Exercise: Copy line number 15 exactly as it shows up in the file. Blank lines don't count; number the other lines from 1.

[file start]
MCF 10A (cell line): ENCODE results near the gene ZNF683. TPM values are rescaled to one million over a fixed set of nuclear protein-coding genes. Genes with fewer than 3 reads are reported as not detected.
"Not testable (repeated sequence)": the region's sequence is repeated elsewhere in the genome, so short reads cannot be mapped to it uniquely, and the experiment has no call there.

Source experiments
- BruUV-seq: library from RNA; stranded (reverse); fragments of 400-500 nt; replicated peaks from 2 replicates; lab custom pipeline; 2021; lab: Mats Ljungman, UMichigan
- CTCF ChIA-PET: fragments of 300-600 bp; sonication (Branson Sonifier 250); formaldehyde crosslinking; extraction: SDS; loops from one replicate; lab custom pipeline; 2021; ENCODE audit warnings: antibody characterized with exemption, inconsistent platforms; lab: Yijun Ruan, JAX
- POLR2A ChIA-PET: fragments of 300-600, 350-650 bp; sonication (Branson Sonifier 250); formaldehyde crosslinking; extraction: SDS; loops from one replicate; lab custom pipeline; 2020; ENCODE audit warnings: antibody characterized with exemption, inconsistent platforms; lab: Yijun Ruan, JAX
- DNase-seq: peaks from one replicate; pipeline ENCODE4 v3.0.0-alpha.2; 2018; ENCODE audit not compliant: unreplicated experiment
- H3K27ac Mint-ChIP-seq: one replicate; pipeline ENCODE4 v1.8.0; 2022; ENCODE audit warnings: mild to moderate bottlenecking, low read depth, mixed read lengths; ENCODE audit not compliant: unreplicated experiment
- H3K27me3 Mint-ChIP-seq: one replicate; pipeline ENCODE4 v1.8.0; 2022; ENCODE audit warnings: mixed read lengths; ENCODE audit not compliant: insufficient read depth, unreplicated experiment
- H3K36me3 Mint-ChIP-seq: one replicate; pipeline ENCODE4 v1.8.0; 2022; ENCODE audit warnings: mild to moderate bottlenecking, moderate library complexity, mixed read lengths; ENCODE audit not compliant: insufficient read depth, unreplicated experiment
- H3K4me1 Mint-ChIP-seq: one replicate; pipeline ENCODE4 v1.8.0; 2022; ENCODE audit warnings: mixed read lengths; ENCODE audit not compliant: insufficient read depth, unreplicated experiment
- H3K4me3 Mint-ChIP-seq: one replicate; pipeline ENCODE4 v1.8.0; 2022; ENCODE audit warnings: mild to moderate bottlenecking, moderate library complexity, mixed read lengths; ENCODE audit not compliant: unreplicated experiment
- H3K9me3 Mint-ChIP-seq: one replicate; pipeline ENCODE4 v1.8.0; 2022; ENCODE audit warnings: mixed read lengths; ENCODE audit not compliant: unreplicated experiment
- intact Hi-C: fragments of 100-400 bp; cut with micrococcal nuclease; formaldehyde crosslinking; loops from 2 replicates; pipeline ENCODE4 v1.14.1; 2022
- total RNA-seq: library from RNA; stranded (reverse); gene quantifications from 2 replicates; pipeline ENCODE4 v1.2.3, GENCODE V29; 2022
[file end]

- total RNA-seq: library from RNA; stranded (reverse); gene quantifications from 2 replicates; pipeline ENCODE4 v1.2.3, GENCODE V29; 2022